2013: Another agreement, another exit, and another regulatory investigation
Apple kicked off 2013 with a new Business Cooperation and Patent Agreement (BCPA) that took effect on the first day of the year. This was simply an agreement intended in part to provide royalty relief. This BCPA also had the provision that Apple could not instigate or induce any regulatory investigations, although Apple was allowed to cooperate if approached.
In other words, Apple didn't even wait a full month following the BCPA's expiration to file suit.
Ericsson and STMicroelectronics decided to dissolve the ST-Ericsson joint venture, with Ericsson taking over baseband modem products. It would exit soon.
Broadcomagreedin September to acquire the 4G LTE assets from Japan-based Renesas for $164 million.
China's National Development and Reform Commission (NDRC) began its anti-monopoly investigation in November.
2014: Even more regulatory investigations
Broadcom announced in June that it wouldformally exitthe baseband market, and would attempt to sell its baseband assets. The company expected to save $700 million in annual operating expenses as a result. CEO Scott McGregor would later saythat Broadcom was losing $2 millionper dayby trying to compete in the baseband market. Of the initial 2,500 estimated layoffs, McGregor said 500 employees were able to find other positions at Broadcom, but 2,000 workers were let go.
No wonder companies kept exiting the baseband modem market. Image source: Intel Investor Meeting 2014.
Both the U.S. Federal Trade Commission and the European Commission opened their own investigations, commencing in September and October, respectively.
Apple attempted yet again to negotiate a direct license, knowing that several agreements would expire in less than two years. It was unsuccessful.
Roughly a year and a half after ST-Ericsson's dissolution, Ericsson also bailed on basebands, cutting 1,000 jobs in the process.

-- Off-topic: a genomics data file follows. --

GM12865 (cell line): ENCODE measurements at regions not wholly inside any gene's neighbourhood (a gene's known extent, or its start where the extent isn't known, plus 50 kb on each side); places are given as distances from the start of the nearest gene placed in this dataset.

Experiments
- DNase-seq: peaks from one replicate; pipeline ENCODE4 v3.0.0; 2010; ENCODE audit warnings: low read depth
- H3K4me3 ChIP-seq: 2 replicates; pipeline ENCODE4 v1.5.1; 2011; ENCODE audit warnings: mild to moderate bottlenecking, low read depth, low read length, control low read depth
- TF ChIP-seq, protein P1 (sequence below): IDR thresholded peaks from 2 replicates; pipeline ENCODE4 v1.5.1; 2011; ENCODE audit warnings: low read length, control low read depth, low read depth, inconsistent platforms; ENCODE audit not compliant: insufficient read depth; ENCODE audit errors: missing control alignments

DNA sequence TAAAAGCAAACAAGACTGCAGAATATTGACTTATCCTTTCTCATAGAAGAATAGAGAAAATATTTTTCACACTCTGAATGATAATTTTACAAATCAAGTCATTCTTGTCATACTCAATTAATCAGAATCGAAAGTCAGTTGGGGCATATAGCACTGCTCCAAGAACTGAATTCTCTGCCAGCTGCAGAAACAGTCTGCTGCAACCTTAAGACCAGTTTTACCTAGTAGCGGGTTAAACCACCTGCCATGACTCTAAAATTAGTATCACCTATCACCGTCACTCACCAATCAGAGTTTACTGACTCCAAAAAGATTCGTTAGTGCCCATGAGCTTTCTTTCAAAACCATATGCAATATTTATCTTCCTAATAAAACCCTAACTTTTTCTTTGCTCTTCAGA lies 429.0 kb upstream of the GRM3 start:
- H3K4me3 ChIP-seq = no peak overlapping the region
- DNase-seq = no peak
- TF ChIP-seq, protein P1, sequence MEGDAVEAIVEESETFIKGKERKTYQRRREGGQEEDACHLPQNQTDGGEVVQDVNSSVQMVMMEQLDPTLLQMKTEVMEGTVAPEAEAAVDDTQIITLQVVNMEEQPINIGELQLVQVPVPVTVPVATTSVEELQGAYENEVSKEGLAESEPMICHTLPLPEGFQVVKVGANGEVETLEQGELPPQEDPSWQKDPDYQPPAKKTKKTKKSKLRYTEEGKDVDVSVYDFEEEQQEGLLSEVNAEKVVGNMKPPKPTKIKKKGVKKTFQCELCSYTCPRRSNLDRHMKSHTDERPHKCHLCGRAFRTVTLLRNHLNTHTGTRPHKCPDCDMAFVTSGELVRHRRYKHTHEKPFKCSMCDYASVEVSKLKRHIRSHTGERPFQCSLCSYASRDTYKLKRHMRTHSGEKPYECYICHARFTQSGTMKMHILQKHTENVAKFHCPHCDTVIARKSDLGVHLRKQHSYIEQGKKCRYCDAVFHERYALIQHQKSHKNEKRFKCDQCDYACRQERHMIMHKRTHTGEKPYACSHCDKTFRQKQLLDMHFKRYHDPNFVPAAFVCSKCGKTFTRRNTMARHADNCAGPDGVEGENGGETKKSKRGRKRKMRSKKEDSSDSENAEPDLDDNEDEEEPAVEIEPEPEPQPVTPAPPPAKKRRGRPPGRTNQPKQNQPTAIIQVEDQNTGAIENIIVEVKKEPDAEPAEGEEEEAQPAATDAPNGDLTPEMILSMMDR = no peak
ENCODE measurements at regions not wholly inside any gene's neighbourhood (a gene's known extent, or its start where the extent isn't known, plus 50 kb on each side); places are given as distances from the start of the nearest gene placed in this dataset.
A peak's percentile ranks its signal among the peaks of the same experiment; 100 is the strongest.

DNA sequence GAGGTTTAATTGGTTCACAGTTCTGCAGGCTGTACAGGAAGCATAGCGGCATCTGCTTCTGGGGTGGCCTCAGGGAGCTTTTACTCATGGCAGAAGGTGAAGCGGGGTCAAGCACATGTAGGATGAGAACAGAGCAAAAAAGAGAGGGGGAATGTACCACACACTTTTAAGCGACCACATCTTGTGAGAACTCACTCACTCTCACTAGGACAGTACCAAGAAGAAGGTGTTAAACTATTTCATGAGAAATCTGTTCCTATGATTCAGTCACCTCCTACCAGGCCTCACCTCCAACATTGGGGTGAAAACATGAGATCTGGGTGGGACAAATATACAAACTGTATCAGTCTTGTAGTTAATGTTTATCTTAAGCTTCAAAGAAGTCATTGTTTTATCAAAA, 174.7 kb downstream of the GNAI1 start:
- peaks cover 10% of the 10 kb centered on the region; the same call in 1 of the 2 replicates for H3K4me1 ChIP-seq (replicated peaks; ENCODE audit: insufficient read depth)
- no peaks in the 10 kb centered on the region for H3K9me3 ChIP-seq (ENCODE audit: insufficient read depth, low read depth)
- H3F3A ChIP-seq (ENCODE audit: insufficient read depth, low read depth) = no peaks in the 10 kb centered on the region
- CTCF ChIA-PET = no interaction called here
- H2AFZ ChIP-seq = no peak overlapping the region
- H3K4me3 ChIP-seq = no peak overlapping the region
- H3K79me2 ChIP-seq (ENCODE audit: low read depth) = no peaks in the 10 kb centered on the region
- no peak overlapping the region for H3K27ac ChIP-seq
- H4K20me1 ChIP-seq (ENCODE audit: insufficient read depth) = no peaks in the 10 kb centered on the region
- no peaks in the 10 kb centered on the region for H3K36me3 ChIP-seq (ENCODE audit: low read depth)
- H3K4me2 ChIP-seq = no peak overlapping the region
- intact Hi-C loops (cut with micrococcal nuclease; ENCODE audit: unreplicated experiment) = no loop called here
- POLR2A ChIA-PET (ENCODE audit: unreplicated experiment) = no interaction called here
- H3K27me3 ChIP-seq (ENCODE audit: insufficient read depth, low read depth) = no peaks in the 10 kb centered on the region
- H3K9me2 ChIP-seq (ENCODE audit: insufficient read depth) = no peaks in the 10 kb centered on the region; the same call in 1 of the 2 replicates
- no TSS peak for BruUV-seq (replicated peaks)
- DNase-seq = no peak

2015: Qualcomm makes peace with China, attempts to with Apple
In February, Qualcomm settled with China's NDRC and negotiated a rectification plan. The company paid the $975 million fine in full and agreed to modify its business practices in the Middle Kingdom. Qualcomm began charging royalty rates of 5% for 3G CDMA and WCDMA devices, including multimode devices that use both 3G and 4G. 4G devices that do not use CDMA fetch 3.5%. In both cases, that percentage is levied on a royalty base of 65% of the device's net selling price. Qualcomm offered these terms to Apple, but Apple rejected them, not believing that the offer was consistent with FRAND.
Four years after acquiring Icera's baseband assets, NVIDIA announced in May that it would wind down its Icera baseband operations, conceding defeat to Qualcomm.
Marvell announced a "significant restructuring" of its mobile platform, also bailing on mobile chips like basebands and applications processors. Annualized operating expense savings were estimated at $170 million to $220 million; Marvell laid off 17% of its employees.
The European Commission sentQualcomm two formal Statements of Objection in December based on its preliminary conclusions that "the company may have illegally paid a major customer for exclusively using its chipsets and sold chipsets below cost with the aim of forcing a competitor out of the market." Well, now we know who that major customer is, although Apple wasn't named at the time.
2016: The end of exclusivity
Apple approached Qualcomm once again in February looking for a direct license. During discussions, Qualcomm disagreed on which patents may or may not be in fact essential, and the company removed a public list of its patents from its website.
Qualcomm's exclusivity as Apple's baseband supplier ended in the spring.
The KFTC requested information from Apple, and Apple testified to the KFTC in August. Less than a month later, Qualcomm retaliated by withholding the quarterly Q2 rebate payment outlined by the BCPA that Apple had earned as of June 30 but wasn't due to be paid until September. Qualcomm hasn't paid the subsequent two quarterly payments, either. The $1 billion that Apple is seeking comprises three quarterly payments.
2017: Back to the future
That more or less brings us up to speed with how Qualcomm extracted exclusivity from Apple, which was a key factor in pushing out rivals. Apple is by far the largest purchaser of stand-alone modems, and missing out on that business was utterly fatal for rivals' baseband ambitions. In Apple's words:
No other Apple supplier in history has been able to wield such power over the Cupertino company. The key differentiator was Qualcomm's massive patent portfolio, combined with its willingness to disregard industry norms as well as its own FRAND licensing commitments. Perhaps more importantly for Apple going forward, there will probably never be another supplier with this much power ever again.
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Evan Niu, CFA owns shares of Apple. The Motley Fool owns shares of and recommends Apple, Nvidia, and Qualcomm. The Motley Fool has the following options: long January 2018 $90 calls on Apple and short January 2018 $95 calls on Apple. The Motley Fool recommends Intel and Verizon Communications. The Motley Fool has a disclosure policy.